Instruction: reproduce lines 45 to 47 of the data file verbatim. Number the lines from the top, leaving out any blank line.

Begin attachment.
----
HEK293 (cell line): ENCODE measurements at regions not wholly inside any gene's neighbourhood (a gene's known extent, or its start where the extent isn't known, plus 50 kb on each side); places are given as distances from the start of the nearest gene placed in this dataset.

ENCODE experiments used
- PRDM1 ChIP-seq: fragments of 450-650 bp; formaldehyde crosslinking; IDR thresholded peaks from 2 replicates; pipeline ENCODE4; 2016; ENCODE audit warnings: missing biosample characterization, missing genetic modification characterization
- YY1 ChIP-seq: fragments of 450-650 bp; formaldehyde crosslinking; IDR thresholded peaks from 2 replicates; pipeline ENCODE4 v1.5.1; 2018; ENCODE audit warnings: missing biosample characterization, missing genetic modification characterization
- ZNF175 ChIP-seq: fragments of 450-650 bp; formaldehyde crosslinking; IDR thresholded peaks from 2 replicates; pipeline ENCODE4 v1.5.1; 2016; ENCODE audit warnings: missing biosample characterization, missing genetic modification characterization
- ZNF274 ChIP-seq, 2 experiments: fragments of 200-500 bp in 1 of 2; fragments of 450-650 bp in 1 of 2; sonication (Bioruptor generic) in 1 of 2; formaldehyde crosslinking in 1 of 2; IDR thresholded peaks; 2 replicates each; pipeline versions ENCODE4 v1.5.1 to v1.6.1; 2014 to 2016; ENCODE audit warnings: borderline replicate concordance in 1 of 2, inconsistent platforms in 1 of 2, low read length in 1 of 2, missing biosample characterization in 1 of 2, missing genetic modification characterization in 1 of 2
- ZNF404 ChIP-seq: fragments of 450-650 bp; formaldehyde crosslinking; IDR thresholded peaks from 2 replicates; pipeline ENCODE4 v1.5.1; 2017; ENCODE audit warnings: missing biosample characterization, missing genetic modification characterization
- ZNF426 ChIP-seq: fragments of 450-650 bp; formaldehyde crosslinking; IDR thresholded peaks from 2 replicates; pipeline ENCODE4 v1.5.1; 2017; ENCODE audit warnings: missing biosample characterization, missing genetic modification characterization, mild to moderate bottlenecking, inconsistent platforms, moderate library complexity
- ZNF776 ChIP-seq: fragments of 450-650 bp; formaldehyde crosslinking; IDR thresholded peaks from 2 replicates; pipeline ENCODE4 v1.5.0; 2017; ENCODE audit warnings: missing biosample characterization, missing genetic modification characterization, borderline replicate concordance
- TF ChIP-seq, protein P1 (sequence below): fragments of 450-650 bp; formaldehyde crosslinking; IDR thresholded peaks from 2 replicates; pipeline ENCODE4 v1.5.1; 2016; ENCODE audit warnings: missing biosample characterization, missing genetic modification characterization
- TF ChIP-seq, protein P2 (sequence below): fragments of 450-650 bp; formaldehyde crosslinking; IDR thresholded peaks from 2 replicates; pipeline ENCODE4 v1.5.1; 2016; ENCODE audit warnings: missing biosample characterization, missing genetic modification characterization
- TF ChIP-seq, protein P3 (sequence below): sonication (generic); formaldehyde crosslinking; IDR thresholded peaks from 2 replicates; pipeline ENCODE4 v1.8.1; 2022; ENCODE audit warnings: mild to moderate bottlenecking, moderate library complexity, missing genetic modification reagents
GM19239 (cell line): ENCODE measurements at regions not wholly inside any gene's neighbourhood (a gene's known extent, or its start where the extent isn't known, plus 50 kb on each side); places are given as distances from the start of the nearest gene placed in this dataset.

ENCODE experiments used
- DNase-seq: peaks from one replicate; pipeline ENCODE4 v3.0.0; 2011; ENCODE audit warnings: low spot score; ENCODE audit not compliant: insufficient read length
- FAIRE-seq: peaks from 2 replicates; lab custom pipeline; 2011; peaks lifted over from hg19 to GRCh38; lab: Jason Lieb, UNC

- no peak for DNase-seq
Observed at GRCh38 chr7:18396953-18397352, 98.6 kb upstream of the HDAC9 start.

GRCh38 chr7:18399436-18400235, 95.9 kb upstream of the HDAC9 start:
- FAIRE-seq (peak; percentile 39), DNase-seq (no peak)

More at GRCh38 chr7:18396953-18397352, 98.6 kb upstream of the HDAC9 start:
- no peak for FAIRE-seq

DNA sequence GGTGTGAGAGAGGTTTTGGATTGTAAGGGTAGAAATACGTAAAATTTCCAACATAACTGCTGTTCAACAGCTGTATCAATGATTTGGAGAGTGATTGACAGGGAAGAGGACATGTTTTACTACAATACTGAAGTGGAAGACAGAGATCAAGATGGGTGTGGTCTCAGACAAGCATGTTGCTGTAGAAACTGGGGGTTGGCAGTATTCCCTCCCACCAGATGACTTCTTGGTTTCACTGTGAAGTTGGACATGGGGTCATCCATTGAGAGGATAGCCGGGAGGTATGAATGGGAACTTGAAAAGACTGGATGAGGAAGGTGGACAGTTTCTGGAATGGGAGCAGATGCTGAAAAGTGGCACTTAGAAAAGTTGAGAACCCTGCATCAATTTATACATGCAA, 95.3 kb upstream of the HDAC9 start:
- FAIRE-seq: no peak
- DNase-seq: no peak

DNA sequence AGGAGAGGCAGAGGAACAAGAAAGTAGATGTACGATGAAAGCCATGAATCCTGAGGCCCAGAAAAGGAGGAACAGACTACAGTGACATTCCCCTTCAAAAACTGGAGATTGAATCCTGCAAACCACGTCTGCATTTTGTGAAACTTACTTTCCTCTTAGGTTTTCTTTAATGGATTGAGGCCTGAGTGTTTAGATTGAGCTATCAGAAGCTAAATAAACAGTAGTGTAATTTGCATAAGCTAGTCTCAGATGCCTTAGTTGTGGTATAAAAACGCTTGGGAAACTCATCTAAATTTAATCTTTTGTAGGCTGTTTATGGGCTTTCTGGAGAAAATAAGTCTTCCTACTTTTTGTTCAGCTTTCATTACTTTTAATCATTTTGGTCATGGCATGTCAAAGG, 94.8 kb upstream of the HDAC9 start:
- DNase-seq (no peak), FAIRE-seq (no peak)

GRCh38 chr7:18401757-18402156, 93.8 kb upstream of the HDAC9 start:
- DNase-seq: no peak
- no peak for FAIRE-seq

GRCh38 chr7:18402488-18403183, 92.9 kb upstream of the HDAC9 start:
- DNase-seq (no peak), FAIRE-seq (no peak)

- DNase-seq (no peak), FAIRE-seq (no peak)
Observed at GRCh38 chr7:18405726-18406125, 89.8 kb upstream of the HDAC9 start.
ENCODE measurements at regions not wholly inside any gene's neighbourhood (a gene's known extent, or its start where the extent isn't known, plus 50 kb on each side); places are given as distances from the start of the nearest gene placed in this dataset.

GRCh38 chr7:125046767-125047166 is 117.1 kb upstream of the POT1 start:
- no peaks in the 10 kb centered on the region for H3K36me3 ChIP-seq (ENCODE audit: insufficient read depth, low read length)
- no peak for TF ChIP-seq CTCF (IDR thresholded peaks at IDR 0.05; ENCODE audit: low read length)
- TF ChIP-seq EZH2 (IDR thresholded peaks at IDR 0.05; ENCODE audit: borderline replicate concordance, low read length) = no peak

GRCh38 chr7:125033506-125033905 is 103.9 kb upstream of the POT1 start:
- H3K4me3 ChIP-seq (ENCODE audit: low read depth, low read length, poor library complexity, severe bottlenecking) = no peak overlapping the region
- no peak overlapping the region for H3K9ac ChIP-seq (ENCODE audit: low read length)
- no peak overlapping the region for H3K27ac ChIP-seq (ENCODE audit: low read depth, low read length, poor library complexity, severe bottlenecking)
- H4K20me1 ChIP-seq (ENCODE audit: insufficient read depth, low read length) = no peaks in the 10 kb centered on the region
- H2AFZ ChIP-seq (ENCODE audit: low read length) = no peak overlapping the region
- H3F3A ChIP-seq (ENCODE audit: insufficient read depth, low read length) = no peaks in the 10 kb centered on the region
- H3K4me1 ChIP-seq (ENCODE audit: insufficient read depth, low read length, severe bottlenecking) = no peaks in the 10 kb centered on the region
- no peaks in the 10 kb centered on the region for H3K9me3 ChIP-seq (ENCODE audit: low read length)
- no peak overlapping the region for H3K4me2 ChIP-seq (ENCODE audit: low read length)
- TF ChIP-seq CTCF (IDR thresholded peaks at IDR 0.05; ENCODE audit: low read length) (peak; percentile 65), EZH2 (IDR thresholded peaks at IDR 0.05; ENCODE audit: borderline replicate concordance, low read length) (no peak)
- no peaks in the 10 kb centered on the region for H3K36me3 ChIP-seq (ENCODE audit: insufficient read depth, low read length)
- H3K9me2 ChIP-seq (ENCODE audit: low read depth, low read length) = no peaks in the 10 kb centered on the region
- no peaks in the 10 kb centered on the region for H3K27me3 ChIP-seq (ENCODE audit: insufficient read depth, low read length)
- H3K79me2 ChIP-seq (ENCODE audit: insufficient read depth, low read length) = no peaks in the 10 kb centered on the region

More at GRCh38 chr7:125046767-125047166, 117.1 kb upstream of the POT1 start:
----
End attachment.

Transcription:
- H2AFZ ChIP-seq (ENCODE audit: low read length) = no peak overlapping the region
- H3F3A ChIP-seq (ENCODE audit: insufficient read depth, low read length) = no peaks in the 10 kb centered on the region
- H3K4me1 ChIP-seq (ENCODE audit: insufficient read depth, low read length, severe bottlenecking) = no peaks in the 10 kb centered on the region